12.14 Video over IP.
12.15 Multimedia Conferencing.
Applications and Benefits.
13 THE INTERNET AND WORLD WIDE WEB.
13.1 The Internet Defined.
13.2 Internet Physical Topology.
13.3 Internet Access.
13.4 Internet Standards, Administration, and Regulation.
13.5 IP Addressing.
13.6 Domain Name System.
13.7 Internet Protocols.
13.8 Internet Applications.
13.8.9 Internet Telephony.
13.11 World Wide Web.
13.12 Intranets and Extranets.
13.13 Internet Security: A Special Issue.
13.14 Misuse and Content.
13.15 Internet Oddities, Screwball Applications, and Some Really Good Ideas.
13.16 The Dark Side: An Editorial.
14 NETWORK CONVERGENCE.
14.1 Convergence Defined.
14.2 Driving Forces.
14.3 Conventional Convergence: Wireline Networks.
14.4 The Race Is On: Mergers and Acquisitions (M&As).
14.5 One Potato, Two Potato, Three Potatoe, Four . . . .
14.6 NexGen Convergence: Wireline and Wireless Networks.
15 REGULATION: ISSUES AND (SOME) ANSWERS.
15.1 Telecommunications Act of 1996.
15.2 Rates and Tariffs.
15.3 The Internet.
15.4 Number Portability.
15.5 Laws and Sausages.
APPENDIX A ACRONYMS, ABBREVIATIONS, CONTRACTIONS, INITIALISMS, AND SYMBOLS.
APPENDIX B STANDARDS ORGANIZATIONS AND SPECIAL INTEREST GROUPS (SIGs).
I recently had the pleasure of reviewing Ray Horak’s book, Telecommunications and Data Communications Handbook. The book’s 791 pages, divided into 15 chapters, cover everything from legacy technology such as basic telephone switching to leading edge technologies such as DWDM optical networks, 3G wireless networks, and IPTV converged video. I have read other Horak books in the past, but this one is the most comprehensive one that he has done to date.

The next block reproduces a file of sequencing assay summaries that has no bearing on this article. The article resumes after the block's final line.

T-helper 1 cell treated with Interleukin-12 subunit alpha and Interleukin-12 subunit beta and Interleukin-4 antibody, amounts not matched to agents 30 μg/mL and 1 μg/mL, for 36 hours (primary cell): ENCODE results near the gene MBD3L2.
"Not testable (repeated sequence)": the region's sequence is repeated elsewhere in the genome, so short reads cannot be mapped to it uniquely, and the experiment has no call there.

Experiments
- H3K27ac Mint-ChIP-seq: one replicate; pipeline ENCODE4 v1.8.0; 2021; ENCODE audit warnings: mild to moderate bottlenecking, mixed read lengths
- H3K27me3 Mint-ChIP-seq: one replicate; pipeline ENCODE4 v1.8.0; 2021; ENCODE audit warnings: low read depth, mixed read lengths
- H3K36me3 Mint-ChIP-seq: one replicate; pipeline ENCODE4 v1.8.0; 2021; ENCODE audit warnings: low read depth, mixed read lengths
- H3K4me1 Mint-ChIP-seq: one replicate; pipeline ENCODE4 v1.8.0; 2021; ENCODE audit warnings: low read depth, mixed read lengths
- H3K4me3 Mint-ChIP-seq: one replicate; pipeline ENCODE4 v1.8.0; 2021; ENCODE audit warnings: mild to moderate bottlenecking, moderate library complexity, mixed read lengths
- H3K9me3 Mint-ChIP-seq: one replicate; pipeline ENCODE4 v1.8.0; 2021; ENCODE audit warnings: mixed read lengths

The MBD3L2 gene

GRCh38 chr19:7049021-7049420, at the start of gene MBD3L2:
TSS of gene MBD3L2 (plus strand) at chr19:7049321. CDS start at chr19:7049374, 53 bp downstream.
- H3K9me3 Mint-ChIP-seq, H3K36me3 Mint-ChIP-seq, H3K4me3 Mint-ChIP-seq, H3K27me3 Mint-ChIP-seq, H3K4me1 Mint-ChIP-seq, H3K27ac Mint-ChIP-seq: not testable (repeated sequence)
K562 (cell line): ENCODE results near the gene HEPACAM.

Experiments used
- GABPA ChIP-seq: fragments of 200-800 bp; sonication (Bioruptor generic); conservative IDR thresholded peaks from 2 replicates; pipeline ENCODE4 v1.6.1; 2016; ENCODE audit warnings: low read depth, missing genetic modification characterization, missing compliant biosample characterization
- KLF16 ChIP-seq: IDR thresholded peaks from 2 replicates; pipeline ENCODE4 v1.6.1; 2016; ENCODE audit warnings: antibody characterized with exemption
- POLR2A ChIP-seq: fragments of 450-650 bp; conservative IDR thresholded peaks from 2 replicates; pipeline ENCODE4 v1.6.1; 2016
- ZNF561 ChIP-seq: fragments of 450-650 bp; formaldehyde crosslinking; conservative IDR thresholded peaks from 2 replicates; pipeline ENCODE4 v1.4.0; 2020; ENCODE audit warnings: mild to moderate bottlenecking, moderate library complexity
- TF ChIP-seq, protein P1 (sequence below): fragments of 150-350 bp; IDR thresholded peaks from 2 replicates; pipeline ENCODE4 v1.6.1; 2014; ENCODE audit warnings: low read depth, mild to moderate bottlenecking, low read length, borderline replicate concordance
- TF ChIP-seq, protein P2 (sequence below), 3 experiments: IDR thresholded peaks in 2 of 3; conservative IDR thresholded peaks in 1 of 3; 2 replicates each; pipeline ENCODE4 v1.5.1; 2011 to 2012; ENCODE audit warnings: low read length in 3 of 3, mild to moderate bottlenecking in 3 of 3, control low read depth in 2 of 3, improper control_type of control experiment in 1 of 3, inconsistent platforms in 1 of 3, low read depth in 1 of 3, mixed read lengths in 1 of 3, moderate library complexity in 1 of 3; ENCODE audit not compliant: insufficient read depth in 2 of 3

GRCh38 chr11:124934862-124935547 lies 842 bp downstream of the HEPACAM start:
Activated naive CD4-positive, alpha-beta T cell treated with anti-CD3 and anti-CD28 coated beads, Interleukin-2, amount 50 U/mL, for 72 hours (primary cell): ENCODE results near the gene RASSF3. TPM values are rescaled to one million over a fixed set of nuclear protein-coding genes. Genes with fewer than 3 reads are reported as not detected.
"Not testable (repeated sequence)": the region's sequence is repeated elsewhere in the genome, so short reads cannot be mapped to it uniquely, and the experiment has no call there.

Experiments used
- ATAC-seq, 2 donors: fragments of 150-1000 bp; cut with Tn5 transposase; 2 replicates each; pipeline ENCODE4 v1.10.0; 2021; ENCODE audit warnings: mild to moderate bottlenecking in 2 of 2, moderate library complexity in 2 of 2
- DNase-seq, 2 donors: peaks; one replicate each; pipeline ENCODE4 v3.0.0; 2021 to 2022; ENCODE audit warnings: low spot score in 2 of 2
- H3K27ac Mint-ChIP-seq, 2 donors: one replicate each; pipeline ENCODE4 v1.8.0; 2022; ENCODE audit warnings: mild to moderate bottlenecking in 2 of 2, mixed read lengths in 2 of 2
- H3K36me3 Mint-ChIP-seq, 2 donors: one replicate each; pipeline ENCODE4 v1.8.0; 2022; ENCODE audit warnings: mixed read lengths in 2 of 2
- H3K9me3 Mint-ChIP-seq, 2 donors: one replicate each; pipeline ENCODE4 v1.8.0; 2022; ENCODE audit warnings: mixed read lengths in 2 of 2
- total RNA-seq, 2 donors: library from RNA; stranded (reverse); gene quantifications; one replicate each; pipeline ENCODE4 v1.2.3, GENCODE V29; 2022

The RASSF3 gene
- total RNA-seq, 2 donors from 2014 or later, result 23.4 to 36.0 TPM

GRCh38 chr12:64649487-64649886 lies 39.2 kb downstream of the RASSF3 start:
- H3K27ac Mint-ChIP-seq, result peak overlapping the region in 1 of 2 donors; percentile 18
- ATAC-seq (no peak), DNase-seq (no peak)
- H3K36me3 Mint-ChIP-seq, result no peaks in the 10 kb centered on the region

The book appears to be best suited as either a text book for a telecommunications class or a reference book. Using Texas terminology, the book is a mile wide but not very deep. You would be hard pressed to find a topic that was not discussed in the almost 800 pages of the book, but most topics are covered in less than one page. It is an encyclopedic work, not the reference that you would use if you needed a comprehensive understanding of any specific technology. On the other hand, if one of your peers brings up a new technology during the course of a conversation (for example MMS), and you want to know what he or she is talking about to avoid appearing uninformed, this book could prove to be invaluable. In other words, it doesn’t paint the whole picture in high resolution, but it provides a lot more than a snapshot.
A few of the topics that I found of the most interest included the sections on Broadband over Power Line (BPL), HiperLAN, VDSL, IEEE 802.16 WiMAX and IPTV. There are a few topics that I would like to have seen covered that were not, but this leaves open the opportunity for the next edition.
Overall, I found the book to be a well written wealth of knowledge. I plan to use it as the text for my undergraduate course in telecommunications in the spring.
—Reviewed by Walt Magnussen, Director of Telecommunications, Texas A&M University (ACUTA: Journal of Communications Technology in Higher Education, Summer 2008)
"If you can have one book on voice and data communications, this is the book to have." (The Prepaid Press, May 14th, 2008)
"The book is very well written and accessible to the average reader." (Computing Reviews, May 6, 2008)
"Readers wanting to gain insight into the terminology of the field would be advised to consult this outstanding reference book." (American Reference Books Annual, March 2008)
"A must-have acquisition for both beginners and practioners…highly recommended." (CHOICE, February 2008)